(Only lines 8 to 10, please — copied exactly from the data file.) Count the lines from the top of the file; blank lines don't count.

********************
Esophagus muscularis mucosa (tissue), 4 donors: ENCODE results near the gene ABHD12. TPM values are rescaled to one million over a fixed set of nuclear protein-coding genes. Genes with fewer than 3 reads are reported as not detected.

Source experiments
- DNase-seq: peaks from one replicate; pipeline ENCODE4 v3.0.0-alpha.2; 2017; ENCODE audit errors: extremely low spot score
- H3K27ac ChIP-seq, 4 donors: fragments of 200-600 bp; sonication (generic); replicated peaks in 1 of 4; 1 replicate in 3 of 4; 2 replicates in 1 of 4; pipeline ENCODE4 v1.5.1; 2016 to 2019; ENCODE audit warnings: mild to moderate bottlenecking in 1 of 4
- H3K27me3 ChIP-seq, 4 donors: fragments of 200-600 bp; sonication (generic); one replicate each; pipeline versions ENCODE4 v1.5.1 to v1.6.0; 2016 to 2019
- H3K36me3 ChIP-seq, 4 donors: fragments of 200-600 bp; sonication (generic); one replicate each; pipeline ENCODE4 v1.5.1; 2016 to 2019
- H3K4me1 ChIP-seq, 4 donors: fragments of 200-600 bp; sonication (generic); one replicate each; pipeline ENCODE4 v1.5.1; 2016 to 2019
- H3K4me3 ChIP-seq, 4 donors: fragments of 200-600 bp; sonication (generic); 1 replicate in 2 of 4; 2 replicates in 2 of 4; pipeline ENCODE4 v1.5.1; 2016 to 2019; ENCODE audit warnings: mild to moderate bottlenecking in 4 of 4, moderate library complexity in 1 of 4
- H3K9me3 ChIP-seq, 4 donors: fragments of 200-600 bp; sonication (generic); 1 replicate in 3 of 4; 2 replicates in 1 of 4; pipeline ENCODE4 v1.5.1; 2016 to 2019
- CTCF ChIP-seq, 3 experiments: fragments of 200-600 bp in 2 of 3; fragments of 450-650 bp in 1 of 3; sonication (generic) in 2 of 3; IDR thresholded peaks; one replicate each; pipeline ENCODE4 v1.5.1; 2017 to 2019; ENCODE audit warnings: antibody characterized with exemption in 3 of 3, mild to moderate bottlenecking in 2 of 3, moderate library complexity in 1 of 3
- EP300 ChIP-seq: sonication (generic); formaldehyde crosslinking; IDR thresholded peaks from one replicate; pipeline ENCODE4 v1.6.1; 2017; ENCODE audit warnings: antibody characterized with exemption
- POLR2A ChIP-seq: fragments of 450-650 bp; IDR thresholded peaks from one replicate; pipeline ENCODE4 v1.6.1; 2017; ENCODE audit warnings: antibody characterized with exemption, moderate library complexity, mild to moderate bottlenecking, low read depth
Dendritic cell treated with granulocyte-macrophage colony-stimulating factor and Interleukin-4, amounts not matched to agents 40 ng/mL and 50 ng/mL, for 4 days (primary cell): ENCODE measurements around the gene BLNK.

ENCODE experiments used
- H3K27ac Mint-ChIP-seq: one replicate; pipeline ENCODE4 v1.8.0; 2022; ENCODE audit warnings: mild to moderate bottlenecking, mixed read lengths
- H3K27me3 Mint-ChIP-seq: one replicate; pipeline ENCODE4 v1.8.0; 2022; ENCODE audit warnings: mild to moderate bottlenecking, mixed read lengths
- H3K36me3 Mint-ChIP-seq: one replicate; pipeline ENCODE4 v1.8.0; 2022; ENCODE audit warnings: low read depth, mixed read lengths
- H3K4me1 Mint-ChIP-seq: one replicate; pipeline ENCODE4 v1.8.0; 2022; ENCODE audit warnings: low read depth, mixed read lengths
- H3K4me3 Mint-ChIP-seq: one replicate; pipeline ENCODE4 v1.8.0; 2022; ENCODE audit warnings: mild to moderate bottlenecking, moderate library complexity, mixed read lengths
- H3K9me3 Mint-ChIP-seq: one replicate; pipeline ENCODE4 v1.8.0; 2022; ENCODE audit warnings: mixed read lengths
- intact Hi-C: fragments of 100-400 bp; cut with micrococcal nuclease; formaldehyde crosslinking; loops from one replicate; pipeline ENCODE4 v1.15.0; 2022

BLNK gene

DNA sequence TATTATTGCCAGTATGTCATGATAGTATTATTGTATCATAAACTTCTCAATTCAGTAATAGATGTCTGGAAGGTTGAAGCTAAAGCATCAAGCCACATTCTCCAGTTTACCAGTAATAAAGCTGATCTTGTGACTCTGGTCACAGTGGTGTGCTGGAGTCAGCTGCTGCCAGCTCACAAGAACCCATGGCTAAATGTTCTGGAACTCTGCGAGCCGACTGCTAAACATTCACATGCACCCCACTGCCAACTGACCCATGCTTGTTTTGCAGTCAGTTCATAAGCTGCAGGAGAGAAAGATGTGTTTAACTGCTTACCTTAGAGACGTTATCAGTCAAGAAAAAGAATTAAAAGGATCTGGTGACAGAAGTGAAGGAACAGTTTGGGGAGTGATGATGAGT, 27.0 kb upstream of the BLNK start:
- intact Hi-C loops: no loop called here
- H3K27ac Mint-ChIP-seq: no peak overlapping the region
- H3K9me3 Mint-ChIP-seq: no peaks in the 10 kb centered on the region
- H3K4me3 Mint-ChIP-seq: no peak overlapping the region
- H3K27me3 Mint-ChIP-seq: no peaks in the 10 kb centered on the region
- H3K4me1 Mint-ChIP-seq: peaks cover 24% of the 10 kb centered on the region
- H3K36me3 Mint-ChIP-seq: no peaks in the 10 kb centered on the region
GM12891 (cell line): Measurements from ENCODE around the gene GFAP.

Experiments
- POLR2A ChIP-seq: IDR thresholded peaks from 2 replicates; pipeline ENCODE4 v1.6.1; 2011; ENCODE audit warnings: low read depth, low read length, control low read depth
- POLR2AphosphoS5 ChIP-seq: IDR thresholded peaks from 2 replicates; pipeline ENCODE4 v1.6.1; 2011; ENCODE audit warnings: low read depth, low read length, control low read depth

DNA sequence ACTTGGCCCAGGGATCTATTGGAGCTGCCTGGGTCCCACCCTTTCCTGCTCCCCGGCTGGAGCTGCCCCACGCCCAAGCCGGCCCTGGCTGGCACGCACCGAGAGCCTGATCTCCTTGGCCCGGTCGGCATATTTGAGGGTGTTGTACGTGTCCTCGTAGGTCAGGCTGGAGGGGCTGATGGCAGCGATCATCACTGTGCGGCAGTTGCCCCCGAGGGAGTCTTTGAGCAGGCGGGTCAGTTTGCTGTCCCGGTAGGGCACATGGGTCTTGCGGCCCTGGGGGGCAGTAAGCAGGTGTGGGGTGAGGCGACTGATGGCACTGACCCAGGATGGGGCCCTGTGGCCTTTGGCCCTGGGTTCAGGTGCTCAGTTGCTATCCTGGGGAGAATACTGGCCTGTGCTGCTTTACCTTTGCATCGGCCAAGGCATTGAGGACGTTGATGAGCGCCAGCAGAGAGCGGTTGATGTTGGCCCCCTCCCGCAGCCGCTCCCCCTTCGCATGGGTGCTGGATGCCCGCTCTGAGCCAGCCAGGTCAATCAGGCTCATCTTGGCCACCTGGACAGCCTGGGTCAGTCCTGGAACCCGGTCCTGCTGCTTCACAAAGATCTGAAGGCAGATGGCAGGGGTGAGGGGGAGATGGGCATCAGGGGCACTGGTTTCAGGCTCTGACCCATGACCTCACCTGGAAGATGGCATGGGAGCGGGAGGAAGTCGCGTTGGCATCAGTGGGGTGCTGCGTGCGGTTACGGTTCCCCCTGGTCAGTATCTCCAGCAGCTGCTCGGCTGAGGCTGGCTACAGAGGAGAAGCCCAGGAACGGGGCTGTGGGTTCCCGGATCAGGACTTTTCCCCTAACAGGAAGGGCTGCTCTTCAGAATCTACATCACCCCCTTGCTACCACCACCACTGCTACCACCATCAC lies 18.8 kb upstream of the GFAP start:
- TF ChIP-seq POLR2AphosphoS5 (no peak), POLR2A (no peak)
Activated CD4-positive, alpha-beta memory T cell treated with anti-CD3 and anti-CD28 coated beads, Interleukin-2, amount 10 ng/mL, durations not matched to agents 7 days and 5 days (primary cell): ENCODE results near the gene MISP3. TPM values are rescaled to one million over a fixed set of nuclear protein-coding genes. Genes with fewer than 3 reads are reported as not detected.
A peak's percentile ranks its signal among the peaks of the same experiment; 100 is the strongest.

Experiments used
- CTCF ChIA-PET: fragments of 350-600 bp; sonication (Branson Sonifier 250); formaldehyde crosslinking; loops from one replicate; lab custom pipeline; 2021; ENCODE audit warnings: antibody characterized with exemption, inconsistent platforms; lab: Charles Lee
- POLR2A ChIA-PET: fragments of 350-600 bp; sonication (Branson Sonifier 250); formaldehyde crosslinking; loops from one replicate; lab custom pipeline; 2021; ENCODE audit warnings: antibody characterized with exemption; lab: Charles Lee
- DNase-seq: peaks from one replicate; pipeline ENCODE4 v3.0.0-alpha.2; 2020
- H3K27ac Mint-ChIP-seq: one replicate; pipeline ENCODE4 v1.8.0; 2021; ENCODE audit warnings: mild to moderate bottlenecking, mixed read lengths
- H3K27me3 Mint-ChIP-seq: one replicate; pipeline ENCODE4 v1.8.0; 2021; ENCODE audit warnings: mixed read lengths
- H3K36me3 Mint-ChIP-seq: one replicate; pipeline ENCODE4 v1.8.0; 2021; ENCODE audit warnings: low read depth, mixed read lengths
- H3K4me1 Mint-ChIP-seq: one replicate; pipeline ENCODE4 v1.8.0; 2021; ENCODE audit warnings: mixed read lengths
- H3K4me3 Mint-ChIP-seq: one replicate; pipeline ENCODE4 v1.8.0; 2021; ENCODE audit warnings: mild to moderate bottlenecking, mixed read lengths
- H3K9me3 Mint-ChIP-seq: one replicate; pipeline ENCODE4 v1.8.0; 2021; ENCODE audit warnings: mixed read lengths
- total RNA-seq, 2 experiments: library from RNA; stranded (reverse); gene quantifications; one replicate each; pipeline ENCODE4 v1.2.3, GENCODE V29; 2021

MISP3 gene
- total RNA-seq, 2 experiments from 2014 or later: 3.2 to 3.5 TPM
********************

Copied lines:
- H3K4me3 ChIP-seq, 4 donors: fragments of 200-600 bp; sonication (generic); 1 replicate in 2 of 4; 2 replicates in 2 of 4; pipeline ENCODE4 v1.5.1; 2016 to 2019; ENCODE audit warnings: mild to moderate bottlenecking in 4 of 4, moderate library complexity in 1 of 4
- H3K9me3 ChIP-seq, 4 donors: fragments of 200-600 bp; sonication (generic); 1 replicate in 3 of 4; 2 replicates in 1 of 4; pipeline ENCODE4 v1.5.1; 2016 to 2019
- CTCF ChIP-seq, 3 experiments: fragments of 200-600 bp in 2 of 3; fragments of 450-650 bp in 1 of 3; sonication (generic) in 2 of 3; IDR thresholded peaks; one replicate each; pipeline ENCODE4 v1.5.1; 2017 to 2019; ENCODE audit warnings: antibody characterized with exemption in 3 of 3, mild to moderate bottlenecking in 2 of 3, moderate library complexity in 1 of 3